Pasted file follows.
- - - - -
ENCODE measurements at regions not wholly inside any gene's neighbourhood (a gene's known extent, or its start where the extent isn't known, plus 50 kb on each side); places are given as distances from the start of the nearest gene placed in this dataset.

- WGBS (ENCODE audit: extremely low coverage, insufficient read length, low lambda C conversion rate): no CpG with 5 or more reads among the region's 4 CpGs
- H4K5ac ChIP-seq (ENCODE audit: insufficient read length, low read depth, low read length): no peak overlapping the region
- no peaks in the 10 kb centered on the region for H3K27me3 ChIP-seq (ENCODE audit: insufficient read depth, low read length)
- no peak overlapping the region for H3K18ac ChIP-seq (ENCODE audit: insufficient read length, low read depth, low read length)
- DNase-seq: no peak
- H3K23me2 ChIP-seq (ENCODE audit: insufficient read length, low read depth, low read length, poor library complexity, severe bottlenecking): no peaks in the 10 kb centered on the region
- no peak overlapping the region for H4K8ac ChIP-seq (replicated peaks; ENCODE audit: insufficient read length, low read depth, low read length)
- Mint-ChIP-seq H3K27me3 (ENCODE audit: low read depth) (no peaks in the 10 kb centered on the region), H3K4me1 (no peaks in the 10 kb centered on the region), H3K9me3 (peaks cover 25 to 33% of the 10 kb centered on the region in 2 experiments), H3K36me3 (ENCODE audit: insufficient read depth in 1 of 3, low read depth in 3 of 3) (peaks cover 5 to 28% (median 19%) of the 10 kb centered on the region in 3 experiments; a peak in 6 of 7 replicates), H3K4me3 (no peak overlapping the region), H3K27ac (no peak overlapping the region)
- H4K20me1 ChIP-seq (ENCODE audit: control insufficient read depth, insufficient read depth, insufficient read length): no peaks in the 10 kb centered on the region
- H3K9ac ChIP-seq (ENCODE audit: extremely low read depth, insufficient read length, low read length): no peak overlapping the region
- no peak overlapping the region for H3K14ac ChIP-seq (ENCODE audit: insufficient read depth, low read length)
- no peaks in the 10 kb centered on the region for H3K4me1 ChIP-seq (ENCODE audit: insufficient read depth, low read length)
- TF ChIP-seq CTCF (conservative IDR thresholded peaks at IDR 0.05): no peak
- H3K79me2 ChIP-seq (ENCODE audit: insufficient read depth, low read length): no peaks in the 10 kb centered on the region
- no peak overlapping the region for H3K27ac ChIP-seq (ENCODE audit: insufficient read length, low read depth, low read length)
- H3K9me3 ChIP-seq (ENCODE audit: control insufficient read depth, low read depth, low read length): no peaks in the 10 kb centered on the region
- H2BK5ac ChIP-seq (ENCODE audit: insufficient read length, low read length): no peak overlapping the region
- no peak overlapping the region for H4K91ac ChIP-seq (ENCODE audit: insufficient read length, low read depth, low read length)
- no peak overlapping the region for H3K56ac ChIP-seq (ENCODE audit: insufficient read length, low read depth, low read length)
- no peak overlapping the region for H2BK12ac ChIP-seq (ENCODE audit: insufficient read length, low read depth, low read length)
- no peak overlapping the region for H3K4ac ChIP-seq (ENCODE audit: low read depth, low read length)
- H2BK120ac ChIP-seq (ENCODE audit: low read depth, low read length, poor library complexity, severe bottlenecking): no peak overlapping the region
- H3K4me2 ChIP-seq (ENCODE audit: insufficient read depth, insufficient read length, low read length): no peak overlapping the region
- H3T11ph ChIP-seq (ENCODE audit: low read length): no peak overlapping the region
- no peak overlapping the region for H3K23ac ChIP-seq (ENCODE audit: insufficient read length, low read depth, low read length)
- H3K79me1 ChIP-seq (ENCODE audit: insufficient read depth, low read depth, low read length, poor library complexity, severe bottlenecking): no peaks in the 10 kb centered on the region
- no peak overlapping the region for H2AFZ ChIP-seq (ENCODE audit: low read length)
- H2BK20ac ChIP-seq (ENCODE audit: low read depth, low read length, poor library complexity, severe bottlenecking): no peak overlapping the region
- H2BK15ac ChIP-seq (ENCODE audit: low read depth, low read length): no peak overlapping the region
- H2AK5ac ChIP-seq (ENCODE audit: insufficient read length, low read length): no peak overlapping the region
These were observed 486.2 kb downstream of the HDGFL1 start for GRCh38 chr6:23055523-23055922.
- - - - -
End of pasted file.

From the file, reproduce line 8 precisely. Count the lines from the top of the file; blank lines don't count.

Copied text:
- no peak overlapping the region for H4K8ac ChIP-seq (replicated peaks; ENCODE audit: insufficient read length, low read depth, low read length)